FX's successful horror anthology American Horror Story returned this week, for a fifth season now set inside a creepy Art Deco hotel in downtown L.A. I've watched every episode of AHS, so it's clearly doing something right, but I would never say this is an objectively good drama. It has flashes of inspiration and has produced some truly freakish imagery (the best this side of Hannibal), but it's not exactly scary. It's just reliably weird and crazy, with cool visuals and a slumming-it cast who nevertheless enter into the spirit of things. Perhaps because you rarely win awards for appearing in horror films come Oscar time, but AHS is somehow a regular fixture at the Emmys and Golden Globes.
I've dabbled with reviewing AHS weekly, but it seems like a pointless exercise in many ways. At least for me. There haven't been any believable characters to anchor the stories since season 1's "Murder House" (when the unwitting family Harmon family moved into their haunted home), and I've never fully understood why the first two seasons are held in such high-esteem. Season 2's "Asylum" started quite well, but had completely fizzled two-thirds into its run. That's a trend AHS follows most years—"Coven" had a lighter magical touch which was good, but the story soon went complete off-the-rails; and "Freak Show" covered a conspicuous lack of plot by being relentlessly nasty and gross.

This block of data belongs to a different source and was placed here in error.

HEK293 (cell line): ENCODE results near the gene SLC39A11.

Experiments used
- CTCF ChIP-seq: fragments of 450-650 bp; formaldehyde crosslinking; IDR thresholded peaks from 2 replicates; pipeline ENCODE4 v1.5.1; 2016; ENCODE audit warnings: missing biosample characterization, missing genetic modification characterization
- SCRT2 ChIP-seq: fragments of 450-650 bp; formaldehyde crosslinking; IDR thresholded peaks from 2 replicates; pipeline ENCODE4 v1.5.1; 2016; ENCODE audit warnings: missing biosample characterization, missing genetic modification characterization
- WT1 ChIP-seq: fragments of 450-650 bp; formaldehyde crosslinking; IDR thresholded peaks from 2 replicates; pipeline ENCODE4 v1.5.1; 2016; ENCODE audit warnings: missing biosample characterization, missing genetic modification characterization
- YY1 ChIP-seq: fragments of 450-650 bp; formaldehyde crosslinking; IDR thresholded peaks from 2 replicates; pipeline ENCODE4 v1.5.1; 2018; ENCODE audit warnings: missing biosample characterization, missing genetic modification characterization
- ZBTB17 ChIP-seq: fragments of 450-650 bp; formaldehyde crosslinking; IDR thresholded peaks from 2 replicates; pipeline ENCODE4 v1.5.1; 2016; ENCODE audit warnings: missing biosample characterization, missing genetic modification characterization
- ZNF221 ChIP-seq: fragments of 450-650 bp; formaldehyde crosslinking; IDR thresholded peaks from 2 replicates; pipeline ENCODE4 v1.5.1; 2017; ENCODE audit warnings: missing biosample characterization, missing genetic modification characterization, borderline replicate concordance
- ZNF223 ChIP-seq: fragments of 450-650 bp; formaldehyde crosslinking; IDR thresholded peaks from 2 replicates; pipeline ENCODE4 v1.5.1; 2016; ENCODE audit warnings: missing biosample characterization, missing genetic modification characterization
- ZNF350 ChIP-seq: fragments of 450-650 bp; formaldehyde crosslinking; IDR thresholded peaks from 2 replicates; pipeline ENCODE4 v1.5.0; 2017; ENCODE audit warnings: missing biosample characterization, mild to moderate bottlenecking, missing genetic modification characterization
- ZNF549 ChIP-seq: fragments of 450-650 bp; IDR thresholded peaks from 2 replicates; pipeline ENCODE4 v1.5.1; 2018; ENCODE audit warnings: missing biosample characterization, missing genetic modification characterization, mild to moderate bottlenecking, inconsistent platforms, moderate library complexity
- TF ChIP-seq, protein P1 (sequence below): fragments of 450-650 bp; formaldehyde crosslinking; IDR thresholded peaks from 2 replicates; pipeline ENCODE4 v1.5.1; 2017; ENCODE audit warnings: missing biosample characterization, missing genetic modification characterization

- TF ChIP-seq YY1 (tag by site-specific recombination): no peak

Will "Hotel" be any different this year?
Well, there's a few reasons season 5 may improve on the previous three seasons. Jessica Lange (who became an unexpected muse of the writers) isn't returning for "Hotel", so we've swerved what would undoubtedly have been another of her strange matriarchal roles. That was getting incredibly boring. And the hotel setting suggests a parade of 'normal' people will be coping with the weirdness; including Wes Bentley's tortured John Lowe, a detective chasing 'The Ten Commandments Killer' and searching for his missing son. But who knows how long any semblance of normality will last, because this show's stock-in-trade has become its grim and ghastly situations and bonkers characterisations...
Lady Gaga has a regular role as 'The Countess', a fashionista with a vampire fetish who slashes people's necks with a finger blade and drinks their arterial blood during foursomes with her handsome boyfriend (Matt Bomer). Veteran star Sarah Paulson plays a character called 'Hypodermic Sally', and Denis O'Hare returns as a bald transvestite receptionist. Oh, and here's a so-called Addiction Demon who has a drill bit dildo. Yeah, forget normal.
Maybe it's best to just embrace the madness. That's largely what I've been doing from the very beginning. I've long ago given up expecting a decent story and characters to invest in. AHS is one of the few horror dramas which has enough budget, and the right attitude, to do things that were once unthinkable on TV. You don't watch AHS to be scared, really—you watch it because you don't know what the f*** it's going to do next. It'll probably be something misguided and in very poor taste (Lily Rabe's due to appear as real-life killer Aileen Wuornos), and don't go expecting anything to make a lick of sense—ever—but where else can you see two blonde Swedish girls discovering a scrawny man sewn into their hotel room's mattress? Only here.